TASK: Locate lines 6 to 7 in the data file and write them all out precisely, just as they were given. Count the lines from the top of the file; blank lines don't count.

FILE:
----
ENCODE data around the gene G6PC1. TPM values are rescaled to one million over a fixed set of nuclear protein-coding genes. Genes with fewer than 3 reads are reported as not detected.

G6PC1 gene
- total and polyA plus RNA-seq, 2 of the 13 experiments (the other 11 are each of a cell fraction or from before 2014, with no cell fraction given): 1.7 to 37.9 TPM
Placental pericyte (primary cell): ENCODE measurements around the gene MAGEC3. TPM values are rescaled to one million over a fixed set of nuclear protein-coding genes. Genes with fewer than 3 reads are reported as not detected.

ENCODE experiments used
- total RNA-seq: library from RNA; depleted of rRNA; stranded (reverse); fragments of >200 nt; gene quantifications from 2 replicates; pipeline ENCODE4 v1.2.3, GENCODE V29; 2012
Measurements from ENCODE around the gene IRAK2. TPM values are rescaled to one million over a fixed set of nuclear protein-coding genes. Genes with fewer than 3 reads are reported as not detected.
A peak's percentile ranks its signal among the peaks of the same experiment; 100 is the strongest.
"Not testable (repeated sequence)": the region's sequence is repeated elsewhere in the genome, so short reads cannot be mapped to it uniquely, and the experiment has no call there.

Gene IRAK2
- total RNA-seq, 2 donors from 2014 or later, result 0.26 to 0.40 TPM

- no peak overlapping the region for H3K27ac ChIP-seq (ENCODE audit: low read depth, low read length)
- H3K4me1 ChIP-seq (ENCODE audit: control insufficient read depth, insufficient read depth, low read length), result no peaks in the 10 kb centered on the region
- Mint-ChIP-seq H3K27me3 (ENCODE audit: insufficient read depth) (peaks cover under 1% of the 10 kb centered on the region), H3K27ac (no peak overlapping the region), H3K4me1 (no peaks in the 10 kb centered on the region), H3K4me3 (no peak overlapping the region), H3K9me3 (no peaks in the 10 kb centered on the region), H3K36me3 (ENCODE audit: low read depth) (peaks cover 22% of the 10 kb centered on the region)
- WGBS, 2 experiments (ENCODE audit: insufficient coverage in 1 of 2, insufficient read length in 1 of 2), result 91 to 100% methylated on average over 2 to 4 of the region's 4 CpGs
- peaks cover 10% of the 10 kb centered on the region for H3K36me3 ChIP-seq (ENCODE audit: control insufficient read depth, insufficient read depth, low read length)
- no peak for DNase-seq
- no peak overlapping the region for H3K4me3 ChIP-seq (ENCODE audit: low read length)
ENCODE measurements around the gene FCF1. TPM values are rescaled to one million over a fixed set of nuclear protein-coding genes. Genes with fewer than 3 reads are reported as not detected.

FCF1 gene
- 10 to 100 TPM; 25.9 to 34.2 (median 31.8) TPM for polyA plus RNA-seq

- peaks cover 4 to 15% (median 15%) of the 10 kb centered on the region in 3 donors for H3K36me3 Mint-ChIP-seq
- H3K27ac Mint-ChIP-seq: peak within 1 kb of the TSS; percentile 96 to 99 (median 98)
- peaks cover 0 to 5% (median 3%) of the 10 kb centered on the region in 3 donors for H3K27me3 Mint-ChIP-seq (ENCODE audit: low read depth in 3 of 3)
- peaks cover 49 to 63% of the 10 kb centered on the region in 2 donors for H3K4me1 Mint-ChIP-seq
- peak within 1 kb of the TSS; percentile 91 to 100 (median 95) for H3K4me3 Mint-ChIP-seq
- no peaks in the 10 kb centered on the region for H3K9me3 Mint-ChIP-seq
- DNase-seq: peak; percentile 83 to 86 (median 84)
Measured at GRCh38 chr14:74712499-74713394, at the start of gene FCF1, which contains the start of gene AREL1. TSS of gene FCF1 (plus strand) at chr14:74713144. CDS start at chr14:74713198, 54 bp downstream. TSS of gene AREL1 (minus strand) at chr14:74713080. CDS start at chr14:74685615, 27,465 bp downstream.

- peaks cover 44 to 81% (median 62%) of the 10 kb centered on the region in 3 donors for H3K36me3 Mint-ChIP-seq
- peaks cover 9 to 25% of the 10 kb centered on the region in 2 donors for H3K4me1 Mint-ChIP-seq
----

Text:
- total RNA-seq: library from RNA; depleted of rRNA; stranded (reverse); fragments of >200 nt; gene quantifications from 2 replicates; pipeline ENCODE4 v1.2.3, GENCODE V29; 2012
Measurements from ENCODE around the gene IRAK2. TPM values are rescaled to one million over a fixed set of nuclear protein-coding genes. Genes with fewer than 3 reads are reported as not detected.